Top tips for safe online holiday shopping

Dec 20, 2016, 14:15 PM by Bob Shaffer, director, UTMB’s Office of Information Security

As you make holiday purchases online, remember to think before you connect. With the uptick in website traffic, the holiday season is the perfect time for attackers to target online shopping sites and steal personal information for the purpose of identity theft and financial fraud. Follow these simple tips to keep your season merry and reduce the risk of becoming a cybercrime victim:

  1. Use only trusted devices when conducting online transactions involving your personal or financial information. Ensure your devices are using updated operating systems—Windows 7 or above for PCs, 10.6 or above (Snow Leopard) for Macs, and the most recent OS for iPhone and Android devices. Install security software and enable automatic updates for antivirus and system updates.
  2. Use strong passwords on your devices and online accounts (six to eight characters with upper/lower case letters and numbers). Use different passwords for each of your online accounts, especially banking or financial/credit accounts.
  3. Scrutinize all emails that ask you to click on a link. If an email asks you to click on a link, validate that the link is really taking you to the site it is advertising. Hovering your cursor over the link will tell you where it’s taking you. Validate again after you’ve clicked on the link by looking at the website address in your browser.
  4. Make sure sensitive information is transmitted securely. Before you click on the “submit” button, make sure that the internet address in your browser begins with “https.” The “s” at the end of https indicates that the information will be transmitted securely.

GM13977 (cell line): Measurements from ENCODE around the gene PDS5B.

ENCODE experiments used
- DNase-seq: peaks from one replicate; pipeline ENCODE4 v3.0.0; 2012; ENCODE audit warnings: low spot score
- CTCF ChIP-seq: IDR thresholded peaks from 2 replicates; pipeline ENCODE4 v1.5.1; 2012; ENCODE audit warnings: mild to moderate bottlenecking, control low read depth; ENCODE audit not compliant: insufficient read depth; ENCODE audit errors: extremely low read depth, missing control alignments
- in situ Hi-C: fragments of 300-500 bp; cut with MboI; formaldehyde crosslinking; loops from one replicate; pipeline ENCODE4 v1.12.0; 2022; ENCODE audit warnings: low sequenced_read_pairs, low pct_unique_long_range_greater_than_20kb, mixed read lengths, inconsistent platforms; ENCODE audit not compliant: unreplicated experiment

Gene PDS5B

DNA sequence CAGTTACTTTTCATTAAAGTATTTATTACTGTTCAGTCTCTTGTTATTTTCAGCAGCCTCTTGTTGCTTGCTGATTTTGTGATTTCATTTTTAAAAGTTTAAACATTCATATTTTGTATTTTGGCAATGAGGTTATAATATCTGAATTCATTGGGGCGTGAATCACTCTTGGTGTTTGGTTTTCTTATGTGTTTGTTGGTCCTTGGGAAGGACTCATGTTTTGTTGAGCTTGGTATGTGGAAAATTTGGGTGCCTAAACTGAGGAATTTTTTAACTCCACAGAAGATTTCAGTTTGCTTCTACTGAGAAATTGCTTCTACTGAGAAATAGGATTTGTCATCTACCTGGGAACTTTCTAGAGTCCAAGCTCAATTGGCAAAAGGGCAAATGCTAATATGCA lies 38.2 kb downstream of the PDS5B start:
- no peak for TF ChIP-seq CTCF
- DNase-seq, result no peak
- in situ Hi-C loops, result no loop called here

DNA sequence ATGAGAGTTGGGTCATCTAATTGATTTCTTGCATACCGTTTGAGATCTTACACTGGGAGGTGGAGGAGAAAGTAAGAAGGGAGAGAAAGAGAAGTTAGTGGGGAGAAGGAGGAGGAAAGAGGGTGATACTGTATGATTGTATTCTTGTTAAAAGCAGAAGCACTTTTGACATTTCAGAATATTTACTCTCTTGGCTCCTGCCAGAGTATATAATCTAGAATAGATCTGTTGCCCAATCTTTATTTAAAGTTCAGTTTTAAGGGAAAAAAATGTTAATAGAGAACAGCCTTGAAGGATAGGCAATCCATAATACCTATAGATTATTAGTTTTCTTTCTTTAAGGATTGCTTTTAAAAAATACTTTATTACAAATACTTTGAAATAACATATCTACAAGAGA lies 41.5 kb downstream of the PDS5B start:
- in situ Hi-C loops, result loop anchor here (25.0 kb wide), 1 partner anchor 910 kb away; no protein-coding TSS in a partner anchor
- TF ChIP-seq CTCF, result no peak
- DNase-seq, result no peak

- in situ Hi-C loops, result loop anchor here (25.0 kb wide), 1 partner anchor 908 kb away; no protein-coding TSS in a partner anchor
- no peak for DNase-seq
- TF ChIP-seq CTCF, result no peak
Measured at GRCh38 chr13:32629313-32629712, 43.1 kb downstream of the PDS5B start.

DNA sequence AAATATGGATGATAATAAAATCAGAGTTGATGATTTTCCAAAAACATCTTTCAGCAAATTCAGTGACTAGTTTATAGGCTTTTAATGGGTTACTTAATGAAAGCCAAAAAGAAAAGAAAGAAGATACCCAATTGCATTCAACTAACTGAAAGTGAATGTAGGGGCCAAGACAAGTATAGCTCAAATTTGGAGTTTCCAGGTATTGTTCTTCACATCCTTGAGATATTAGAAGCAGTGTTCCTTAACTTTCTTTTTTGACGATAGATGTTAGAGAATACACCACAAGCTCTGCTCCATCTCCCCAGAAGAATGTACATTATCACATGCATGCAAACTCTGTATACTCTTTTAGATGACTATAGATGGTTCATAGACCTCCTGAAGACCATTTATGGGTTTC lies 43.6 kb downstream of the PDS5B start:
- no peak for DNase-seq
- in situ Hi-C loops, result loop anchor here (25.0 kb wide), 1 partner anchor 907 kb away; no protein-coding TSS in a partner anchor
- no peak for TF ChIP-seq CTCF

5. Be wary of deals that are too good to be true. Cyber criminals routinely offer unbelievable deals to lure consumers to a website in an attempt to steal personal information. As the old adage goes, if it looks too good to be true, it probably is.
  6. Don’t conduct personal business on unsecured public Wi-Fi. Always be cautious when using public Wi-Fi and avoid doing sensitive transactions. If you must do a transaction, ensure that it is secure. Remember https: The “s” is for secure.
  7. Only exchange personal information with reputable sites. Stick with well-known sites. Research new sites before using them.
  8. Provide only the minimum amount of information to conduct a transaction. Organizations that ask for more information than is needed to process a transaction raise a red flag. If a website is asking for a Social Security number to purchase a pair of shoes, you need to go somewhere else for that purchase.
  9. Use credit cards instead of debit cards for online purchases. Credit cards are generally safer because they allow consumers to seek a refund from the issuer if the product isn’t delivered or isn’t what was ordered. You should also consider enabling alerts on your debit/credit cards. Most financial institutions can send you text/email alerts when a predefined dollar threshold is exceeded or an online purchase is made.
  10. Keep a trail of all online transactions. Reconcile online purchases with financial statements as soon as you get them to make sure there aren’t any unauthorized charges. Notify your bank or credit card issuer immediately to report unknown charges.